Proposition 23 is a multimillion dollar project funded almost exclusively by the oil industry to cripple California’s climate change legislation. A Prop 23 win in California could  have made politicians across the country terrified to address climate change. The measure, however, appears headed for a big defeat, and many of the state’s biggest politicians from both parties have come out against it. This will be a noteworthy victory for the environmentalist movement and strong rebuke of corporate attempts to buy democracy.  [cont’d.] (more…)

Right-Wing Voter Guide Revolution: What Can Progressives Learn?

By Van Jones and Billy Wimsatt

We’ll give you the punch line first:

Voter guides are cheap and easy and they help win elections. The right-wing uses them better than we do. Luckily, there’s a new tool that compiles local progressive voter guides: www.TheBallot.org. Everyone should go to www.TheBallot.org right now. Find one, create one, then Facebook it, Blog it, and Tweet it like mad!

Please take two minutes right now and help us reach millions of 2008 Obama voters and inspire them to vote again in the next few days.

We feel real urgency because we’ve seen what the other side is producing.

It looks innocent enough at first.

A plain-looking one-page sheet entitled: Nevada Voter Guide For Christians (PDF).

So far, so good. . . . (more…)

Brother Love’s Traveling Dumb Nation Show

This a true story.

On Monday one of my clients stopped by to personally extend an invitation to me to attend the Tea Party Express rally that oozed into San Diego today. It is understandable that he thought I might somehow be interested since, in my public life, I keep my political opinions to myself and I just happen to fit the Teabagger demographic of being a white, middle-aged man who is prone to fits of uncontrollable rage at a world I no longer understand and also that damn hippity-hoppity music and the pants hanging halfway down their asses and Mexicans all over San Diego. How the hell did that happen?

Needless to say he misread me and I politely demurred  even though he dangled some tantalizing moose jerkey in my direction (“Now we can’t promise Sarah Palin…hahahahahaha”) Ha Ha Ha. Fuck no. Nobody can promise Sarah Palin, so I didn’t go.

This is not to say that I didn’t consider going but, you know, it’s been raining here and the mere thought of the smell of damp old people on scooters pretty much stomped  my incipient citizen journalist investigative boner flat dead.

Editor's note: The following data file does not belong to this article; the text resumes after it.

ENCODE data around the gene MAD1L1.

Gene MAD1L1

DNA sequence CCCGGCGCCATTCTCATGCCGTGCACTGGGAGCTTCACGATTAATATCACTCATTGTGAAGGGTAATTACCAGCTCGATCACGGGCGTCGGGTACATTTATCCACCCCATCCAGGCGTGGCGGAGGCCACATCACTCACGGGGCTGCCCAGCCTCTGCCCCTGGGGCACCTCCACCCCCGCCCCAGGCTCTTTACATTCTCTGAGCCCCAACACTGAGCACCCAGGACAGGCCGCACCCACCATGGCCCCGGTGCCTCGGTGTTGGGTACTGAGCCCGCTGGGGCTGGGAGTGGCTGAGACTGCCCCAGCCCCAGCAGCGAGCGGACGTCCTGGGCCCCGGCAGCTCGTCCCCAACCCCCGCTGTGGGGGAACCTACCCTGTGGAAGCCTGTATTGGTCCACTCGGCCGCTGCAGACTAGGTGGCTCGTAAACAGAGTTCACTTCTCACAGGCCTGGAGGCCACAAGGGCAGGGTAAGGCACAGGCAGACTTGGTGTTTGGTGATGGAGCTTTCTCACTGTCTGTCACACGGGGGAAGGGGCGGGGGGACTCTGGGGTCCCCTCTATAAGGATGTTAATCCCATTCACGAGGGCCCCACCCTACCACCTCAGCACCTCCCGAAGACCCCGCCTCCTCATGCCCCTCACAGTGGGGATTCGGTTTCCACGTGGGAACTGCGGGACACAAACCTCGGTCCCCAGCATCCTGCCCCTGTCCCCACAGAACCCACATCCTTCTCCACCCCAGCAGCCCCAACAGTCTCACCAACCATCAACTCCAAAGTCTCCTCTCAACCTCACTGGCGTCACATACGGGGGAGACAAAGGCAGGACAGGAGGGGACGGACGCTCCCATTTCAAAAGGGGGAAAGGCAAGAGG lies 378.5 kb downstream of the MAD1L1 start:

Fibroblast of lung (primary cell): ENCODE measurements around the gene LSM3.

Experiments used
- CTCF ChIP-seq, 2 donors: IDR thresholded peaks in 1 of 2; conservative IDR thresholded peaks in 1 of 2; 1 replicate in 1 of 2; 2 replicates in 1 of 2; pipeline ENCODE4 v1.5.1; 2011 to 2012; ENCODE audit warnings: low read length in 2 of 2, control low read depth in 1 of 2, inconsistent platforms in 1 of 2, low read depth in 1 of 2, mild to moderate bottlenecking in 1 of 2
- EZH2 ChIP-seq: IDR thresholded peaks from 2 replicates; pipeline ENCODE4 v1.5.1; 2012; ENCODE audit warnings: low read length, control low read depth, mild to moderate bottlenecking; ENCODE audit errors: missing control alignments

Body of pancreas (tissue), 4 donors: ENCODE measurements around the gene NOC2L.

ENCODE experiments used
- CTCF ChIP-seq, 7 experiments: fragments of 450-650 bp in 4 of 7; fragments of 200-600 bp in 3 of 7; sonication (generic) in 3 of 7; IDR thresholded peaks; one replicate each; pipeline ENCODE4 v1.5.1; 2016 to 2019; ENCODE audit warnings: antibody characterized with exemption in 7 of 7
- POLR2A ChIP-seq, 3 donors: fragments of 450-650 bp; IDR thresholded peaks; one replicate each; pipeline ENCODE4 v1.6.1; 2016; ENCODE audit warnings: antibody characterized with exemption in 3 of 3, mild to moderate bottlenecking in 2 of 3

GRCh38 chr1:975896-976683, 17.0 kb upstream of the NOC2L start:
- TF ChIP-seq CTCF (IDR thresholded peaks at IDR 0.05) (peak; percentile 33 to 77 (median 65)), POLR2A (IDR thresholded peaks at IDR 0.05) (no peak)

So how did it go?

Local media reports are tricking in with reader commentary:

I am sad at the lack of sads…

(Added) One report I read was 300 showed, which in teatard math is like a bazillion times infinity. Plus 1.

Bad News for Democrats: Pew Poll Shows Party Down 10 on Generic Ballot, Incumbents Unpopular

The latest Pew Research poll of the midterm election is essentially all bad news for Democrats less than two weeks before the election. According to the poll, for the first time all year, Democrats now trail in the generic ballot question among registered voters, losing 42 percent  to 46 percent. Among “likely” voters, the GOP has a ten point lead, 50 to 40, which is a three-point improvement for Republicans since September. If on election day Republicans actually end up winning the popular vote by 10 percent, that could easily translate to a net gain in excess of 50 seats in the House.

In addition, Democrats are still significantly less engaged in this election–although, on a positive note, there are signs that they are getting slightly more engaged. From Pew:

Compared with 2006, more Republican voters report giving a lot of thought to the election (64% now vs. 50% then). The reverse is true among Democrats: 49% now say they are giving a lot of thought to the election, compared with 59% at about this point in the 2006 campaign. At the high end of the engagement spectrum are those who agree with the Tea Party movement, 80% of whom have given a lot of thought to the coming election.

Pew also found that the anti-incumbent sentiment in the country to be at some of its highest levels since 1994. Only 47 percent of voters want to see their own representative re-elected.

The Democratic base is less engaged, the party is losing the generic ballot by 10 points, and voters have a strong urge to vote against incumbents. Taken together, this is bad news for incumbent Democrats hoping to maintain their seats–and retain control of the House.